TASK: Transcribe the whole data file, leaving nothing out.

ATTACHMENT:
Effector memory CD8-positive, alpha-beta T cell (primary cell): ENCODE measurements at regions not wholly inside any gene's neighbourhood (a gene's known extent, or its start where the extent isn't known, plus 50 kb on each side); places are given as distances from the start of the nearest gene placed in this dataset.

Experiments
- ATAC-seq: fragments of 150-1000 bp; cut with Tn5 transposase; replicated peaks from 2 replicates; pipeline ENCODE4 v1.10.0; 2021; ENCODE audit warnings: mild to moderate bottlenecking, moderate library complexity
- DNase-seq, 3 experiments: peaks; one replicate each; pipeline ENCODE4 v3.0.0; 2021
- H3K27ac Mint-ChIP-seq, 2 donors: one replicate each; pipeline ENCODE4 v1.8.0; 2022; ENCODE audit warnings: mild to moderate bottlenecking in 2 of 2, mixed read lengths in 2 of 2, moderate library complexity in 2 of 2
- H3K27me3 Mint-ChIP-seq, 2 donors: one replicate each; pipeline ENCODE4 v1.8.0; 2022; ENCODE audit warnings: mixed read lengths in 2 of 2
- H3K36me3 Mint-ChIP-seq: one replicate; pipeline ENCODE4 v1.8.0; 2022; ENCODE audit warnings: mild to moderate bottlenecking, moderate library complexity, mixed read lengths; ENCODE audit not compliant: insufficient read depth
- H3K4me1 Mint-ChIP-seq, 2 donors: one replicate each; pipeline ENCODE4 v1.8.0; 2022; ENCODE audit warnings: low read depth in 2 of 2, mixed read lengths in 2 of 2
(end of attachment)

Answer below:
Effector memory CD8-positive, alpha-beta T cell (primary cell): ENCODE measurements at regions not wholly inside any gene's neighbourhood (a gene's known extent, or its start where the extent isn't known, plus 50 kb on each side); places are given as distances from the start of the nearest gene placed in this dataset.

Experiments
- ATAC-seq: fragments of 150-1000 bp; cut with Tn5 transposase; replicated peaks from 2 replicates; pipeline ENCODE4 v1.10.0; 2021; ENCODE audit warnings: mild to moderate bottlenecking, moderate library complexity
- DNase-seq, 3 experiments: peaks; one replicate each; pipeline ENCODE4 v3.0.0; 2021
- H3K27ac Mint-ChIP-seq, 2 donors: one replicate each; pipeline ENCODE4 v1.8.0; 2022; ENCODE audit warnings: mild to moderate bottlenecking in 2 of 2, mixed read lengths in 2 of 2, moderate library complexity in 2 of 2
- H3K27me3 Mint-ChIP-seq, 2 donors: one replicate each; pipeline ENCODE4 v1.8.0; 2022; ENCODE audit warnings: mixed read lengths in 2 of 2
- H3K36me3 Mint-ChIP-seq: one replicate; pipeline ENCODE4 v1.8.0; 2022; ENCODE audit warnings: mild to moderate bottlenecking, moderate library complexity, mixed read lengths; ENCODE audit not compliant: insufficient read depth
- H3K4me1 Mint-ChIP-seq, 2 donors: one replicate each; pipeline ENCODE4 v1.8.0; 2022; ENCODE audit warnings: low read depth in 2 of 2, mixed read lengths in 2 of 2